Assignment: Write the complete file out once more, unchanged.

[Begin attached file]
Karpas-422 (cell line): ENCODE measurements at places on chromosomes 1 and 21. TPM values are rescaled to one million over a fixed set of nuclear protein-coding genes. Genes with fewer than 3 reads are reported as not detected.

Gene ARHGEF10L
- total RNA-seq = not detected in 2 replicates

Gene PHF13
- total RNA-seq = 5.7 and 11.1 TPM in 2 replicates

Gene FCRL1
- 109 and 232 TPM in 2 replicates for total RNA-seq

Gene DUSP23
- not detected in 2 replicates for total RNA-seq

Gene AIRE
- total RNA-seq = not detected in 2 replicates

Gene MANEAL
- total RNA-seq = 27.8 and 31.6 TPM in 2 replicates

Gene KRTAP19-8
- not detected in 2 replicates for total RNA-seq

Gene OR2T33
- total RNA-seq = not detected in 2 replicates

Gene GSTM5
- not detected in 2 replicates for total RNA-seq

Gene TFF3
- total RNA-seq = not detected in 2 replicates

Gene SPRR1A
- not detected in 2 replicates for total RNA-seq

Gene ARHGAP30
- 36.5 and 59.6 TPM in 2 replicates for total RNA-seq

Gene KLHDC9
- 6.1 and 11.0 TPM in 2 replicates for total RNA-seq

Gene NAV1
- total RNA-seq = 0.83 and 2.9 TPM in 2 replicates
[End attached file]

Karpas-422 (cell line): ENCODE measurements at places on chromosomes 1 and 21. TPM values are rescaled to one million over a fixed set of nuclear protein-coding genes. Genes with fewer than 3 reads are reported as not detected.

Gene ARHGEF10L
- total RNA-seq = not detected in 2 replicates

Gene PHF13
- total RNA-seq = 5.7 and 11.1 TPM in 2 replicates

Gene FCRL1
- 109 and 232 TPM in 2 replicates for total RNA-seq

Gene DUSP23
- not detected in 2 replicates for total RNA-seq

Gene AIRE
- total RNA-seq = not detected in 2 replicates

Gene MANEAL
- total RNA-seq = 27.8 and 31.6 TPM in 2 replicates

Gene KRTAP19-8
- not detected in 2 replicates for total RNA-seq

Gene OR2T33
- total RNA-seq = not detected in 2 replicates

Gene GSTM5
- not detected in 2 replicates for total RNA-seq

Gene TFF3
- total RNA-seq = not detected in 2 replicates

Gene SPRR1A
- not detected in 2 replicates for total RNA-seq

Gene ARHGAP30
- 36.5 and 59.6 TPM in 2 replicates for total RNA-seq

Gene KLHDC9
- 6.1 and 11.0 TPM in 2 replicates for total RNA-seq

Gene NAV1
- total RNA-seq = 0.83 and 2.9 TPM in 2 replicates